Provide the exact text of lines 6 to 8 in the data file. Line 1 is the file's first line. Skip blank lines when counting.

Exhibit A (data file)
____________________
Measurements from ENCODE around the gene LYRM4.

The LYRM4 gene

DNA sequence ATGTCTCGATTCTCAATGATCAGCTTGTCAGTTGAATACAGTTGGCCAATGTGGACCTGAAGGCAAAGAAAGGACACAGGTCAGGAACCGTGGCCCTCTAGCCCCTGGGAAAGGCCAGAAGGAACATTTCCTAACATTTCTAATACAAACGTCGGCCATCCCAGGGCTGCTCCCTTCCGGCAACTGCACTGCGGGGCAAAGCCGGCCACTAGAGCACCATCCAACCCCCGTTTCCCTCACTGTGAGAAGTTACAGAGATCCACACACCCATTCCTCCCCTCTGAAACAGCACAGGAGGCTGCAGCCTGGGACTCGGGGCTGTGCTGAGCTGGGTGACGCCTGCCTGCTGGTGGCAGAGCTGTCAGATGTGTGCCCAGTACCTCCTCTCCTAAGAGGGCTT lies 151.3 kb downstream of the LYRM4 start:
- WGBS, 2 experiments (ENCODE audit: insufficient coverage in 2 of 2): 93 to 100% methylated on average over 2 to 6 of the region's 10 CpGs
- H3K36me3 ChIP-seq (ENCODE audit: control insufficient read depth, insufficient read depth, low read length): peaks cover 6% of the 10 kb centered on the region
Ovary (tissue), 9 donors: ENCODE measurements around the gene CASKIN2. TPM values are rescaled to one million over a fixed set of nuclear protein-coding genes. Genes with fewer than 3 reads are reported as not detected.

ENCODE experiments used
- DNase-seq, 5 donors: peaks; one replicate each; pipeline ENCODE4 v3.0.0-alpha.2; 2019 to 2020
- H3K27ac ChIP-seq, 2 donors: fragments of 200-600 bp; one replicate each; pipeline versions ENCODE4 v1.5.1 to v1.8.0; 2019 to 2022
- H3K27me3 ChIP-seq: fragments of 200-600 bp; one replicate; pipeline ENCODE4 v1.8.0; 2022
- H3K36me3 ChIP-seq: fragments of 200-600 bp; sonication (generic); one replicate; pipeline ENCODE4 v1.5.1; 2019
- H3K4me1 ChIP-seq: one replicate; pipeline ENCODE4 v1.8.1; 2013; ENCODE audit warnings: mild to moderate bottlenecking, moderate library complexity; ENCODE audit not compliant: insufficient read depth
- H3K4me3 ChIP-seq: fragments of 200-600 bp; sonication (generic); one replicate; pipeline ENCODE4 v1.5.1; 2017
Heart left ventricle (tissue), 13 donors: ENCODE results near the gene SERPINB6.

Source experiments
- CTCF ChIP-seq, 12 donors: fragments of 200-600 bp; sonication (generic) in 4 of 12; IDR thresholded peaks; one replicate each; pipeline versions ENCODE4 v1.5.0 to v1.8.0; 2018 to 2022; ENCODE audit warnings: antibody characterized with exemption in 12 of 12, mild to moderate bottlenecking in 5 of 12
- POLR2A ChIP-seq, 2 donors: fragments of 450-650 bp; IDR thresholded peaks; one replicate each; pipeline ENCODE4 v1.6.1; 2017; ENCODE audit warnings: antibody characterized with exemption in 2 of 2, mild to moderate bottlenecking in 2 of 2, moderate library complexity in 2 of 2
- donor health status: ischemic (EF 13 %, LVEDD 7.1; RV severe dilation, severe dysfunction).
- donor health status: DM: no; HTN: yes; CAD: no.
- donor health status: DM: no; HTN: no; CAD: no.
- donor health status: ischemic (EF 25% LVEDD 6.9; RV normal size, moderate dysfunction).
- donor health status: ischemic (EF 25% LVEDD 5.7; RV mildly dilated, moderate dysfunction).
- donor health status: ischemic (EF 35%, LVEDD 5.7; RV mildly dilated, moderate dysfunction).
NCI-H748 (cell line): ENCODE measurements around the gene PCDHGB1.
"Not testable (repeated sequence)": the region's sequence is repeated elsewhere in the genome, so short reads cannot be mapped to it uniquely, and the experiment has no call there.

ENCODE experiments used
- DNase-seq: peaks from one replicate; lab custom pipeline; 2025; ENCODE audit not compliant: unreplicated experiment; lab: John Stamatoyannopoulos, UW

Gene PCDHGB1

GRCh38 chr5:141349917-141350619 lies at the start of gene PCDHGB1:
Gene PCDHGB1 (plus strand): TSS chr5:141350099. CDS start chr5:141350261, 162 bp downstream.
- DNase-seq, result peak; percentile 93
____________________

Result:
Ovary (tissue), 9 donors: ENCODE measurements around the gene CASKIN2. TPM values are rescaled to one million over a fixed set of nuclear protein-coding genes. Genes with fewer than 3 reads are reported as not detected.

ENCODE experiments used
- DNase-seq, 5 donors: peaks; one replicate each; pipeline ENCODE4 v3.0.0-alpha.2; 2019 to 2020